Babydoll

From Wikipedia, the free encyclopedia
Jump to: navigation, search
An older pink babydoll
A more recent babydoll
For other instances, see Baby Doll (disambiguation).

A babydoll is a short, sometimes sleeveless, loose-fitting nightgown or negligee intended as nightwear for women. It sometimes has formed cups called a bralette for cleavage with an attached, loose-fitting skirt falling in length usually between the upper thigh and the belly button. The garment is often trimmed with lace, ruffles, appliques, marabou, bows, and ribbons, optionally with spaghetti straps. Sometimes it is made of sheer or translucent fabric such as nylon or chiffon or silk.

History[edit]

The creation of the super-short nightgown is attributed to the American lingerie designer Sylvia Pedlar who produced them in 1942 in response to fabric shortages during World War II.[1] Although her designs became known as "babydolls", Pedlar disliked the name and chose not to use it herself.[1]

The name was popularized by the 1956 movie Baby Doll starring Carroll Baker in the title role as a 19-year-old nymphet, which essentially marked the beginning of the enduring popularity of the style for adults. Baby Doll pajamas in the 1950s through the 1960s consisted of a top and a loose fitting short bloomer bottom with elasticized waist and legs. In the 1970s through the 1990s the bloomer bottom was replaced by closer fitting briefs with elastic waist and legs. The most recent versions of baby doll pajamas have eliminated the elastic on the legs, the bottoms being either shorts or tap pants.

Babydolls became a prominent part of the "kinderwhore" look during the early-to-mid-1990s due to the popularity of riot Grrrl and grunge performers such as Courtney Love and Kat Bjelland.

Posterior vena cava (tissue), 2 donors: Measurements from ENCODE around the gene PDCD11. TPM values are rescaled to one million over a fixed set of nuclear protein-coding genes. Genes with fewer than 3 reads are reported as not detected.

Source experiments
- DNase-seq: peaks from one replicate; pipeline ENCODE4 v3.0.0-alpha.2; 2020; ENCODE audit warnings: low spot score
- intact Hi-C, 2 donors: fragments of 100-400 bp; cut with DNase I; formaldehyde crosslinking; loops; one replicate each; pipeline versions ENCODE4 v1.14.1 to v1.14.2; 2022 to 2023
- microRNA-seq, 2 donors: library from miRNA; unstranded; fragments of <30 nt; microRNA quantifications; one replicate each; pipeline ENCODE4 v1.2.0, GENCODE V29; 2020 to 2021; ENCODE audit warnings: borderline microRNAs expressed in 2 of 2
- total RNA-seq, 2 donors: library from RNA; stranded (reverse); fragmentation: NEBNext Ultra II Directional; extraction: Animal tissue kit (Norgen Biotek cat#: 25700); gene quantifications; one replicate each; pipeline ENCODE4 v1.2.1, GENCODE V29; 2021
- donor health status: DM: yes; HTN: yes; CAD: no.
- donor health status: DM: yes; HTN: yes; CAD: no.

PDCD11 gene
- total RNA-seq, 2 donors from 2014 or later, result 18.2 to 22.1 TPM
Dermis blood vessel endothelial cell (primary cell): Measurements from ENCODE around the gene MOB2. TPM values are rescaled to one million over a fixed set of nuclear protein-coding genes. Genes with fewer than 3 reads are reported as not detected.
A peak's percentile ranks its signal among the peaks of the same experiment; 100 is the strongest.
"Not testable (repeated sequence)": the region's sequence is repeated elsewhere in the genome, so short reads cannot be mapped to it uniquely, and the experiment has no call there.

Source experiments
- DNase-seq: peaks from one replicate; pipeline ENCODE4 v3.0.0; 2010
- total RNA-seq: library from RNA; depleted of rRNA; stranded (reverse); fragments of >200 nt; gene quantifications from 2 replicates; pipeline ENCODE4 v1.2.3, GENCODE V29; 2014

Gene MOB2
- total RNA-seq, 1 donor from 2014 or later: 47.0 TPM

Contemporary styles[edit]

It is now an eroticized item of adult apparel, often classified as a form of lingerie. Adult babydolls are quite different from the infant babydolls; they fully expose the woman's legs, and some styles emphasize or deliberately expose the breasts as well. The gown is often sold as a set with matching panties, as a typical babydoll is short enough that underwear is visible if worn. Styles of the same general length but not intended to emphasize sex appeal are sometimes called shortie nightgowns.

Babydolls are now available in a sufficiently wide variety of styles that many lingerie retailers consider babydolls a distinct department. Modern babydolls often vary considerably from the styles of the 1960s and 1970s. Babydoll negligees from the 1950s to the early 1980s are now collectible vintage items. Some babydolls open in front and resemble a robe or peignoir.

Short daywear dresses of a similar style are sometimes called babydoll dresses; the name is sometimes two words, baby doll, and sometimes hyphenated, baby-doll. Some styles are similar to what is worn by dolls in the form of infants, and by some infants; the gown is short enough that diapers are easily changed. However, there may be an alternative origin for the style, if one considers the lineage of lace-trimmed shortie bedjackets and bed-capes of the 1930s and 1940s.

Babydolls are now becoming popular as bridal lingerie as they prove to be a more affordable alternative to a bridal corset and the buyer usually has a greater choice of designs and colours.

References[edit]

  1. ^ a b Blausen, Whitney. "Sylvia Pedlar". Fashion Encyclopaedia. Retrieved 2 June 2015. 
Bibliography
  • Barbier, Muriel & Boucher, Shazia (2003). The Story of Lingerie. Parkstone. ISBN 1-85995-804-4
  • Cox, Caroline (2000). Lingerie: a Lexicon of Style. Scriptum Editions. ISBN 1-902686-08-X